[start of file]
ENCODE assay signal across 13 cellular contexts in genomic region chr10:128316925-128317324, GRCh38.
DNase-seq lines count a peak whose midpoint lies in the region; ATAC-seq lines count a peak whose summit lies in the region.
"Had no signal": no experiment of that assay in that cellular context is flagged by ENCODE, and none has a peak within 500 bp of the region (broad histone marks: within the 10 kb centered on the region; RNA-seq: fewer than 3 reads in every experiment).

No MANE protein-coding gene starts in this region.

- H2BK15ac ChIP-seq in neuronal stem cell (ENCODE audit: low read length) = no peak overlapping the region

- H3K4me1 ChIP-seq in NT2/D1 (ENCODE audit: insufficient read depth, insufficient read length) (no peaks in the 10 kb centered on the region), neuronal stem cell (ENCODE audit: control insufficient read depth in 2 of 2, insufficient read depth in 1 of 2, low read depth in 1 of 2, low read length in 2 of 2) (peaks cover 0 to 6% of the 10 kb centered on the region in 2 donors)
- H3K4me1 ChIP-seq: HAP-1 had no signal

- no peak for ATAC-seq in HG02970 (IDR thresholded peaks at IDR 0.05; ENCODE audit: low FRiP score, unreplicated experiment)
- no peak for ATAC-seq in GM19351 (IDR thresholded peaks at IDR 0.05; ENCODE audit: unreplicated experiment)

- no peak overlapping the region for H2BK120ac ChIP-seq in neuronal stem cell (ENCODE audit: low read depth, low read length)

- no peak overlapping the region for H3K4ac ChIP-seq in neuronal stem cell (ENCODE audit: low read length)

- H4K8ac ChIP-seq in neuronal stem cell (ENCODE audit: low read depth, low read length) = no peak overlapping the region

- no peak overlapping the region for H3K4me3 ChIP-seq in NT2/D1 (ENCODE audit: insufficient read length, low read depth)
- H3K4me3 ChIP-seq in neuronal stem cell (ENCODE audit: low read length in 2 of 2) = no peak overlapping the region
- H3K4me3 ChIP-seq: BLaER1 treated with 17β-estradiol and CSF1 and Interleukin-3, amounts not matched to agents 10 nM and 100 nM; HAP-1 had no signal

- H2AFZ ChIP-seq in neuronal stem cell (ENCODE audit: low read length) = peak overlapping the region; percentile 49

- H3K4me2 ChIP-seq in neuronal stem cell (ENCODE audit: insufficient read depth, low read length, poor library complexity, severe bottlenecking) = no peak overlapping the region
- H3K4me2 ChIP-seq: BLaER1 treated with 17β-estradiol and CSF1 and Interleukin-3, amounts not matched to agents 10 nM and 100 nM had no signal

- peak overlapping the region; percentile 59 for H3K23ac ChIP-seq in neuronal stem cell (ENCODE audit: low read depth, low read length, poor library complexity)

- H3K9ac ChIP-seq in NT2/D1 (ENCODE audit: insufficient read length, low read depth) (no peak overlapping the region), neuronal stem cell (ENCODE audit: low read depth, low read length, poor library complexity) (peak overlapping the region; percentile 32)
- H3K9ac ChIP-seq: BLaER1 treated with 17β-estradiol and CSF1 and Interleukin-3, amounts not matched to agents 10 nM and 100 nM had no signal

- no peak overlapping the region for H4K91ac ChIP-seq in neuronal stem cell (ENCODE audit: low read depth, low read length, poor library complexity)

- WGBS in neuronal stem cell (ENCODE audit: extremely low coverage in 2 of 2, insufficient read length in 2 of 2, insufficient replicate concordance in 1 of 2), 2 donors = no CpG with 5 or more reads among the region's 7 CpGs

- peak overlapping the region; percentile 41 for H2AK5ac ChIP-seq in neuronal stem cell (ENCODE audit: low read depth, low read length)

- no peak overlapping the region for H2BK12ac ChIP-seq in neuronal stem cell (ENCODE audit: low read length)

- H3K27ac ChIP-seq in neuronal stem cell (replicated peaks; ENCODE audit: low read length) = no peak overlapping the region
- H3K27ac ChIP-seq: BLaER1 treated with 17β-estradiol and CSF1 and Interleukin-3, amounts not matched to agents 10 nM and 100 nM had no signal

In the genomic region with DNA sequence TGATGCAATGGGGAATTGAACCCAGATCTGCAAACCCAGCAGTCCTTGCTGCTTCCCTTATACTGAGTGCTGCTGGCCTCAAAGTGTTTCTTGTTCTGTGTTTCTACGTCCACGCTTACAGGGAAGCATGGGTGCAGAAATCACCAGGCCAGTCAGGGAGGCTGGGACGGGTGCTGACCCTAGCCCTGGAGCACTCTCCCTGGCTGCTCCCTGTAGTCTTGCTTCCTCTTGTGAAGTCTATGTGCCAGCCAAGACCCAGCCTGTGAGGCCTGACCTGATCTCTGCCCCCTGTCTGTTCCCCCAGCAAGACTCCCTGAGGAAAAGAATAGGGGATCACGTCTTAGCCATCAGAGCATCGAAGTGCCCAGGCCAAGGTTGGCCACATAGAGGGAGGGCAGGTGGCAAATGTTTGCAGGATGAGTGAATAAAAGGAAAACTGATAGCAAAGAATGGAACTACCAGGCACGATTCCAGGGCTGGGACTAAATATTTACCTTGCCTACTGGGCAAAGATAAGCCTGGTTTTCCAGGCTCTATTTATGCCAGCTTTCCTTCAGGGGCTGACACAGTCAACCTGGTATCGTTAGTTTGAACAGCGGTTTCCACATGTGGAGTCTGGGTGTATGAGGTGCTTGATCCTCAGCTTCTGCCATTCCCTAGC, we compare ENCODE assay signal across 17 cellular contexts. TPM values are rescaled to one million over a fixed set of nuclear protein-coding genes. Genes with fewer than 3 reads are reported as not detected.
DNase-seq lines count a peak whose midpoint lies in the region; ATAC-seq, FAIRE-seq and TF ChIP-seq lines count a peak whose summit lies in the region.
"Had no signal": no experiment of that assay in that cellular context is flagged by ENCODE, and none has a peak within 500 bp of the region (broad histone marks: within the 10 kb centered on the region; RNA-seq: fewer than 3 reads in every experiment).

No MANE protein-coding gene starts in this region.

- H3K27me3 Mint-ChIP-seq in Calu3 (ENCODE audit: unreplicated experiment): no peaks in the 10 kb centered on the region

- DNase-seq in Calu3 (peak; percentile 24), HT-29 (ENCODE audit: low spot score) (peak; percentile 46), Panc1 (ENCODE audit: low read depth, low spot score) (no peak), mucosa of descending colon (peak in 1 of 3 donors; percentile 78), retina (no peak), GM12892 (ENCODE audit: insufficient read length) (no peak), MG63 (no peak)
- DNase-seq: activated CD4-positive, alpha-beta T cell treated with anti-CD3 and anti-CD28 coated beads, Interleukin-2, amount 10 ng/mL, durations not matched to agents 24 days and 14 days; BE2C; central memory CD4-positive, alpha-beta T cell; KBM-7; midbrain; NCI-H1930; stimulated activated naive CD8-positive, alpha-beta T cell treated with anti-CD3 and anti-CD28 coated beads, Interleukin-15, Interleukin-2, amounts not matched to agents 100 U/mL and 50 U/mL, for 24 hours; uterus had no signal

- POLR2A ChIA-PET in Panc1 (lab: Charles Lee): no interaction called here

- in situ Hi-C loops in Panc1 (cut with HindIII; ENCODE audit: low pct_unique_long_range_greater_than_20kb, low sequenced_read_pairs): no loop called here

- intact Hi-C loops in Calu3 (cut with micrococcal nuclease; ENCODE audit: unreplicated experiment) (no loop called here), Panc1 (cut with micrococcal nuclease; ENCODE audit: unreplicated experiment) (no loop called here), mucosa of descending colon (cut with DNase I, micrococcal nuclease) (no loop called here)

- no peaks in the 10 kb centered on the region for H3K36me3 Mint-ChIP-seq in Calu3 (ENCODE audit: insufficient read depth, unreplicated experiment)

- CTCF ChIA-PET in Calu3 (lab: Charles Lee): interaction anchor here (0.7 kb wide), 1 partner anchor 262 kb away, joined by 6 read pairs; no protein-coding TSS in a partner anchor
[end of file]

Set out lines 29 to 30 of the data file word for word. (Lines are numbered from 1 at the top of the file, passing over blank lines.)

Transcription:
DNase-seq lines count a peak whose midpoint lies in the region; ATAC-seq, FAIRE-seq and TF ChIP-seq lines count a peak whose summit lies in the region.
"Had no signal": no experiment of that assay in that cellular context is flagged by ENCODE, and none has a peak within 500 bp of the region (broad histone marks: within the 10 kb centered on the region; RNA-seq: fewer than 3 reads in every experiment).